Water requirement for production of rice

The total water required for the production of crops is calculated as multiplying the total production of the crop to the water footprint (sum of green water footprint and blue water footprint).

The total water required, for production of the crop may be defined as
formula
(2)

Here represents the production of the crop i in the year t. represents the water footprint of the crop i used to produce crop given as m3/ton.

In terms of water content available in the end products of total production of rice
formula
(3)
here represents the water content available in the end products as percentage of the weight of the crop. The value of is 0.15.
Similarly, total water required, in terms of food consumption, is calculated as
formula
(4)

Here represens the total consumption of the crop i in the year t.

Virtual water export

The virtual water export can be calculated by multiplication of trade volume of the crop to the water footprint of the crops. The virtual water export is calculated as
formula
(5)

Here represents the virtual water export in the year t.

Virtual water content export is calculated as
formula
(6)

Here represents the virtual water export in terms of water content available in the end product in the year t.

Virtual water import

The green virtual water import can be calculated as
formula
(7)

Here represents the import of the crop i, in the year fromthe country j. is the water footprint of crop of the country j.

Virtual water content import is calculated as
formula
(8)

represents the virtual water import in terms of water content available in the end product i in the year t.

Net virtual water export (Trade balance)

The net virtual water export is defined as
formula
(9)

Here represents the virtual water trade balance for of the crop i in the year t.

The present study analyzes virtual water trade of India along with comparative analysis with other parts of the world. Production, consumption, yield, harvested area and data of trade of rice for India and other countries have adopted from FAOSTAT for the period 1961–2018. Harvested area and the yield of rice has adopted from FAOSTAT for the period 1961–2018.

The total water footprint of rice is considered as the sum of the blue water footprint and green water footprint. The grey water footprint is not taken account for the present study due to not being used in the production process. The blue and green water footprints of rice are adopted from the Water Footprint Network proposed by Mekonnen & Hoekstra (2010). The green water footprint is the volume of water required to produce 1 ton of the crop from rainfall, while total green water footprint of rice is multiplied by total production and per unit water requirement (green water footprint). While, the blue water footprint is the volume of fresh water required to produce 1 ton of the crop from surface water and groundwater, while the total blue water footprint of rice is multiplied by total production and per unit water requirement (blue water footprint). Similarly, grey water footprint represents the amount of water required to dilute the pollutants to produce 1 ton of the crop. In the presents study, only blue and green water footprint is considered while grey water footprint is not considered. Current blue and green water footprint is measured for the study calculated by Mekonnen & Hoekstra (2010) for India and the states. An 1,846 m3/ton water footprint of rice is used. The water content available in the end product is considered from Agriculture Research Service (Agriculture Research Service, n.d.), USDA and Transport Information Service (Transport Information Service, n.d.).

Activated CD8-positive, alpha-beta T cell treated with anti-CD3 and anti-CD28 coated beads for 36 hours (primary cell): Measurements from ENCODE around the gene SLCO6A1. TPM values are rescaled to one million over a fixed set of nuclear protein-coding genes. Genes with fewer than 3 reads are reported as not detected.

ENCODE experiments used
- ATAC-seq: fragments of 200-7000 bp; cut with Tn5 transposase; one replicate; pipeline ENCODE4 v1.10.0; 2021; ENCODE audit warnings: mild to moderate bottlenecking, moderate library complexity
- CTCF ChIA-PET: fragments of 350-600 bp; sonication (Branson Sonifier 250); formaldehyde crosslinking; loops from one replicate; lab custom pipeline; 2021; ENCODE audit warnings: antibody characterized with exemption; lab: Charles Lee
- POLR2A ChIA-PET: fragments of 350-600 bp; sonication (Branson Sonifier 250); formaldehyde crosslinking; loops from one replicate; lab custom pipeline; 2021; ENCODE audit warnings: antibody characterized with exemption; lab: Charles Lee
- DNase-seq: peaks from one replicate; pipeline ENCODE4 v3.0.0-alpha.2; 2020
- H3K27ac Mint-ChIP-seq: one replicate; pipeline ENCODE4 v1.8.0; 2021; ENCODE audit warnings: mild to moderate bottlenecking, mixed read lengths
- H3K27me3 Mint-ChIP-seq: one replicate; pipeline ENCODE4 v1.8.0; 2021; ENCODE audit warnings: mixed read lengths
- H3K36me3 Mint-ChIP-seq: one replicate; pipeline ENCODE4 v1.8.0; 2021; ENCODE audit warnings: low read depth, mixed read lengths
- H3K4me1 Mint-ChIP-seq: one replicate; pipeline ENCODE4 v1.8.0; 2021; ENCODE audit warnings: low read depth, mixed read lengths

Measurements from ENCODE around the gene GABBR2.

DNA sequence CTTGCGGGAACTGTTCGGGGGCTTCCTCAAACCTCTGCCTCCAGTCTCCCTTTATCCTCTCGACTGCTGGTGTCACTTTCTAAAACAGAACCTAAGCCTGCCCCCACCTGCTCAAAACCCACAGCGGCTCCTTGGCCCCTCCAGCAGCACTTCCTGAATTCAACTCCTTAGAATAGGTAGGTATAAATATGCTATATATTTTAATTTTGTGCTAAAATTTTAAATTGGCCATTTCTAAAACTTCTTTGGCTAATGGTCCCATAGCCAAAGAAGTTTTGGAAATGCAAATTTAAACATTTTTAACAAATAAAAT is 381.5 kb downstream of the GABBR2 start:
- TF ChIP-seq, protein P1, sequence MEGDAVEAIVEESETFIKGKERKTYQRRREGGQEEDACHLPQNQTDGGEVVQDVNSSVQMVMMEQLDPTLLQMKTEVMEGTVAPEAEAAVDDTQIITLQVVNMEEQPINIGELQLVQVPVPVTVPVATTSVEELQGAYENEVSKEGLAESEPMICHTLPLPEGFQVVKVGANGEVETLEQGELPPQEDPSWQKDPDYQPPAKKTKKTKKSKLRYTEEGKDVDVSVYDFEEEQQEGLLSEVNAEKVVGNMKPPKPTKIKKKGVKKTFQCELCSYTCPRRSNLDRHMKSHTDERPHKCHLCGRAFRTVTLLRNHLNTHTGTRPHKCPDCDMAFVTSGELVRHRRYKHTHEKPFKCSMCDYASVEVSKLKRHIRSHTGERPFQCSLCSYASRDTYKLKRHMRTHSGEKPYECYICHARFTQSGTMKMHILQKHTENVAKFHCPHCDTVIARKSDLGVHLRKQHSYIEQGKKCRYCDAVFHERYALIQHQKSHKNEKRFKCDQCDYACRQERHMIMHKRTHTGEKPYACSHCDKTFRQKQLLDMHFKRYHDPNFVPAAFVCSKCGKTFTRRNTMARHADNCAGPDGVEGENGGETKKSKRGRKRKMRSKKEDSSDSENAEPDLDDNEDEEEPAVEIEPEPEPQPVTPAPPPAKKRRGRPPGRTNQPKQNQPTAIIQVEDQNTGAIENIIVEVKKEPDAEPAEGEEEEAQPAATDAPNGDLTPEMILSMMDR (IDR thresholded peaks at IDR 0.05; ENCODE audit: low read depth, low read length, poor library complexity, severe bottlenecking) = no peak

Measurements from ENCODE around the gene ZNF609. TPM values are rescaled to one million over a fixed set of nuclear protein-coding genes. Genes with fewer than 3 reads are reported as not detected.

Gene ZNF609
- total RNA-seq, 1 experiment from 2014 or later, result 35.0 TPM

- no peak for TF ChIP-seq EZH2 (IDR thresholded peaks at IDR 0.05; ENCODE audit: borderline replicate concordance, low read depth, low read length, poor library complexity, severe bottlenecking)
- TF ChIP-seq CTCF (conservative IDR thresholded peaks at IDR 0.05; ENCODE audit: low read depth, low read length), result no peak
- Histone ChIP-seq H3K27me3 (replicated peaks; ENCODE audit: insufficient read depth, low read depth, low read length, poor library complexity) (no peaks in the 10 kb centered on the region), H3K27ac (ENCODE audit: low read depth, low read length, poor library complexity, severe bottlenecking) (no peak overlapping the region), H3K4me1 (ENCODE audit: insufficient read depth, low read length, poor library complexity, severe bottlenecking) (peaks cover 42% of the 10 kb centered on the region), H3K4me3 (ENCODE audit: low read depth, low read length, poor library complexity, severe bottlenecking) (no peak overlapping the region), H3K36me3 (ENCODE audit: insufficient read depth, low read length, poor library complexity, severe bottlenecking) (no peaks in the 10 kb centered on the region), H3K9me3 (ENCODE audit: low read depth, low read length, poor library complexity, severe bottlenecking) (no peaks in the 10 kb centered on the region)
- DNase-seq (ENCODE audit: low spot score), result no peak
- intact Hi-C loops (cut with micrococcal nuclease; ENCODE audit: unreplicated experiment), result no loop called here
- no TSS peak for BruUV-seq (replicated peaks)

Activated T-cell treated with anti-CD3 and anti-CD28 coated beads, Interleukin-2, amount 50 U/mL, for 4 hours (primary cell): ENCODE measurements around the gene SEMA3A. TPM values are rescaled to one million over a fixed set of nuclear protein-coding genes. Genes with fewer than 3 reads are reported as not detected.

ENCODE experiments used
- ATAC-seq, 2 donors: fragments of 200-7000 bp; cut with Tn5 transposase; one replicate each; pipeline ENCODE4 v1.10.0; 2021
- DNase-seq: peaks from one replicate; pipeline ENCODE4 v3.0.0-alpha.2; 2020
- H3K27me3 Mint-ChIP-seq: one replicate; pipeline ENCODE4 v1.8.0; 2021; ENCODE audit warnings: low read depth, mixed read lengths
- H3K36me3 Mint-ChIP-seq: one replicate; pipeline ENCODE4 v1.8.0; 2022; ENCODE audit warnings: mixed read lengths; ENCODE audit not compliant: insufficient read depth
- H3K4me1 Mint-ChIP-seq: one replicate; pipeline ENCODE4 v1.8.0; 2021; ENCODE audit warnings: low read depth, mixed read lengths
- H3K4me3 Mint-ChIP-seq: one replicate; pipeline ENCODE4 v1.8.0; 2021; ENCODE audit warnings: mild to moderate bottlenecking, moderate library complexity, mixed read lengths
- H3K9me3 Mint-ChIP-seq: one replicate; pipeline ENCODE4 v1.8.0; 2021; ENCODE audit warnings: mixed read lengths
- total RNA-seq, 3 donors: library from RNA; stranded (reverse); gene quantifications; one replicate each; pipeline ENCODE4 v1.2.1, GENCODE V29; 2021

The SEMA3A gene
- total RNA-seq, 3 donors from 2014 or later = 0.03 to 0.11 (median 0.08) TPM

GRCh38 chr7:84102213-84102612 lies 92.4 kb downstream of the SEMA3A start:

Assessment of production, demand and trade of rice

Rice is a major crop that is produced and consumed in India; production of rice has increased threefold from 50 million tons to 172 million tons in the period 1961–2018. Similarly, the consumption of rice has increased in the same trend (Figure 1, top panel). On the other hand, the export of rice was very low until 1990 and started increasing and reached about 17 million tons in 2018, which is about 10% of total production (Figure 1, bottom panel). While the import of rice was higher than exports until 1990 and then became negligible (Figure 1). The net export of rice is about 17 million tons (Figure 1).

Figure 1

Production (solid line, top panel) and consumption of rice (dashed line, top panel), export (solid line, bottom panel), import (dashed line, bottom panel) and export as % of total production of rice (long dashed line, right y axis, bottom panel)for India for the period 1961–2018. The data is adopted from FAOSTAT.

Figure 1

Production (solid line, top panel) and consumption of rice (dashed line, top panel), export (solid line, bottom panel), import (dashed line, bottom panel) and export as % of total production of rice (long dashed line, right y axis, bottom panel)for India for the period 1961–2018. The data is adopted from FAOSTAT.

Close modal

Assessment of water required for production of rice

The total water required for production has increased in the period 1961–2018. Currently, 318 billion m3, water is required to produce 172 million tons of rice in the year 2018, which is approximately 16% of total water available (Figure 2, solid line) for India in the year 2018. The total water requirement for production of rice has risen from 98 billion m3 to 318 billion m3 from 1961 to 2018. In terms of water content available in the end product, the total water demand is about 50 billion m3, which is about 2% of total water available (Figure 2). The global analysis of water required for the production of rice shows that India is a major country that uses a huge amount of water (Figure 3).